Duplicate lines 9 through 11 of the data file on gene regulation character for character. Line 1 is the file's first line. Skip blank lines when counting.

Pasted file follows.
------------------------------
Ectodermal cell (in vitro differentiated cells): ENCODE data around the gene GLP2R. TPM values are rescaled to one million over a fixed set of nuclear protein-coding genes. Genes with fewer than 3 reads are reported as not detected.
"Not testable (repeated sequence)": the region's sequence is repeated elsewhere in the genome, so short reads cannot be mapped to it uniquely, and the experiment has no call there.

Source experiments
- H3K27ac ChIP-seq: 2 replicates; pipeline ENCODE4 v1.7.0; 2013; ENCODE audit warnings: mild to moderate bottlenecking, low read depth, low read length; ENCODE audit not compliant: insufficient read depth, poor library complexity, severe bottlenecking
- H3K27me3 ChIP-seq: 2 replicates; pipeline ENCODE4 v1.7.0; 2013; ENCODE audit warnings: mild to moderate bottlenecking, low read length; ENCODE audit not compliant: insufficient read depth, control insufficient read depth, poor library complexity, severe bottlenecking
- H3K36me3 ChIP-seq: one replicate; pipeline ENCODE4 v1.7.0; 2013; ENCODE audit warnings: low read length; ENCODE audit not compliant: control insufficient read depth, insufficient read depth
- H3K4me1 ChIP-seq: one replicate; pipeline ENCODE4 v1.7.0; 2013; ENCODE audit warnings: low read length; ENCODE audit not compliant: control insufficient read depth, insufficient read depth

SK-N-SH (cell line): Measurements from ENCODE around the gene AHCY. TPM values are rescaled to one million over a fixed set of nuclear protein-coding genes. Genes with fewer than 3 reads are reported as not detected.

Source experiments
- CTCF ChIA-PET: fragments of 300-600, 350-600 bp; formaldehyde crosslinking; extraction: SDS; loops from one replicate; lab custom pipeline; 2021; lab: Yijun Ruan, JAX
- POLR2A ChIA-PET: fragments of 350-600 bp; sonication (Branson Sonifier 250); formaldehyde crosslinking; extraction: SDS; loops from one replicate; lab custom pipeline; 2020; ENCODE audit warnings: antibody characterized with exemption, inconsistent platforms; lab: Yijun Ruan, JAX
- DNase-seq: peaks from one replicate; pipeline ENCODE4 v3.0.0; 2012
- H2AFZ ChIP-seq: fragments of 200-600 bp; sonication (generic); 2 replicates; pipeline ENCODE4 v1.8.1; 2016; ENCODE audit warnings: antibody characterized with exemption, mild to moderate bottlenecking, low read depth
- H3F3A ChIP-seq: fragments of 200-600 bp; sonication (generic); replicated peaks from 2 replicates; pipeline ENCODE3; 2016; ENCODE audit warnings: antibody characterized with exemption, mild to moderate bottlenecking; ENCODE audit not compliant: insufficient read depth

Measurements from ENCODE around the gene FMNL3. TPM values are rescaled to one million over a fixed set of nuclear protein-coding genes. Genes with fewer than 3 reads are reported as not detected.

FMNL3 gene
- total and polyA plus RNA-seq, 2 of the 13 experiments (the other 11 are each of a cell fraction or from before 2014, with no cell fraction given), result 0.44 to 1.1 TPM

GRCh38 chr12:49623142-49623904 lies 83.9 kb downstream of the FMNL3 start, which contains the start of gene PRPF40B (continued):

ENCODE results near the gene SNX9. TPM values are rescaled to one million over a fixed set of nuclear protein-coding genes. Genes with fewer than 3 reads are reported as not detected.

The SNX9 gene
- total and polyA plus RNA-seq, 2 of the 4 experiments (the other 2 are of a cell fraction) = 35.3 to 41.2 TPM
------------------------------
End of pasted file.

Source experiments
- CTCF ChIA-PET: fragments of 300-600, 350-600 bp; formaldehyde crosslinking; extraction: SDS; loops from one replicate; lab custom pipeline; 2021; lab: Yijun Ruan, JAX
- POLR2A ChIA-PET: fragments of 350-600 bp; sonication (Branson Sonifier 250); formaldehyde crosslinking; extraction: SDS; loops from one replicate; lab custom pipeline; 2020; ENCODE audit warnings: antibody characterized with exemption, inconsistent platforms; lab: Yijun Ruan, JAX